Nothing truly brings back childhood memories like food.
Think about it. The smells, the texture, the taste—they’re inextricably linked to some part of our childhood. There’s a reason it’s call “comfort” food.
When I think about the foods I want to eat, I usually think back to the foods I miss from home. There’s yakitori. Okonomiyaki (pancake-like dish with stuffs mixed in). Oyakodon. Katsu. Sashimi. (If you haven’t guessed by now, dear reader, I grew up in Japan.)
But a recent post from Education Week‘s Full Frame blog reminded me of the school lunches I grew up eating, and school lunches I fancied eating.
AP photographers took photos of school lunch meals from around the world, and the variety of the foods reminded me of the types of lunch I got: the bland, unappetizing American tray of the usual soggy pizza, overloaded nachos, dry chicken nuggets, delictable sloppy joe (my favorite), to the great tasting Japanese-style lunches I remember getting in pre-K, and as a visiting student at a Japanese high school.
(Although I lived in Japan, I went to a DoDDS school for U.S. military dependents. One year, I served a sort of “ambassador” to my on-base school, and got to visit a Japanese school off the base.)
As an adult, thinking back to that dingy, brown tray, I’m thinking the food was pretty awful. But as disgusting as they looked, for my childhood self, the food was mighty tasty. Sloppy Joe days were always my favorite. Of course, once I got to high school, I indulged in McDonald’s, Sbarro’s, PopEyes, and other off-campus food fare that mom’s weekly stipend could buy.
Japanese school lunches were more appetizing, from what I remember, and always exciting to eat. Curry days were no dispute. Hands down, the best. I remember, each class had two students, rotating in weekly shifts, who went down to the kitchen to bring up a cartons of milk (Japanese milk is soooooo good), and a big stove pot of whatever was on the menu that day. And rice. Always rice.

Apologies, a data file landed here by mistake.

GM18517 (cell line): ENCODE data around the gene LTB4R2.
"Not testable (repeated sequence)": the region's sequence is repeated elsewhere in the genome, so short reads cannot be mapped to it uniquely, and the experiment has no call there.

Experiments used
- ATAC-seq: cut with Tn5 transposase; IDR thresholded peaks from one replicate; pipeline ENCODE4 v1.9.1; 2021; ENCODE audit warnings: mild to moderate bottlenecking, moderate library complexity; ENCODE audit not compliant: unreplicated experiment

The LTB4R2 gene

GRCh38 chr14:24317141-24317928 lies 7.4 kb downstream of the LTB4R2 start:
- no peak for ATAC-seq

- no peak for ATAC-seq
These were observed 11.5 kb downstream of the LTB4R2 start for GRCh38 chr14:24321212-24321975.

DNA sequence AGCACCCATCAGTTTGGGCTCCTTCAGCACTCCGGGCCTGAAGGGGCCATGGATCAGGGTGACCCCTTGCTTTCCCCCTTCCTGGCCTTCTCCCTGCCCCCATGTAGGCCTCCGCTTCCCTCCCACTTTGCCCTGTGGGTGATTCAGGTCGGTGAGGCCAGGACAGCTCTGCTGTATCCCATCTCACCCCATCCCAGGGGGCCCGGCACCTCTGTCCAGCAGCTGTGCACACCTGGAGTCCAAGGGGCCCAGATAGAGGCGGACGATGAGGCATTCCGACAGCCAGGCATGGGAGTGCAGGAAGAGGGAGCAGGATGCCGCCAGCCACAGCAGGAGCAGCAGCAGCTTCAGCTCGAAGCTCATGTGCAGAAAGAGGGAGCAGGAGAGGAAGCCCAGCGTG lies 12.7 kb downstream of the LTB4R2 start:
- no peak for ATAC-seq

Comparing Japanese lunch and American lunch, I have to say that the Japanese lunch always wins. Hands down. There was never any doubt that I’d eat all the food on my tray. Especially curry and rice.
And that’s the thing—you look at those school meal photos by the AP photographers, and American school lunches just look terrible. Why is that?
It’s a bit insulting to be quite honest. Knowing that I was, and students are still, fed crap food. All this despite the USDA’s new school food rules (which EdWeek also covered).
Inevitably, when I think about childhood and food, I come to the thought of my mom. She was a school lunch lady. No, I didn’t get free meals, but yes. My mom was the lunch boss. And it was great knowing that when I had off from school, she would have off from school. Which meant no hassle during vacations, trying to wrangle days off or finding someone to cover a shift.
I remember, when going down the hot lunch line, the voices of the other kids, “Hey Gina’s mom!”
That always felt good.
I remember watching my mom go over the books, making lists of things that needed to be ordered; moving things around on the shelves; walking through the cold storage and seeing bags of frozen chicken nuggets. So much chicken nuggets. And buns. Buns for the sloppy joes.
And the manager’s office was always a good place to hide. Or to sleep in when I wasn’t “feeling very good.”
Yep. Having a parent working at the school did pay off, on occasion. And she wasn’t a teacher so that was a kind of bonus.
Today’s post brought to you by The Daily Post. And yes, the photo above isn’t that of sloppy joes, but regular ol’ burgers that were extremely delicious.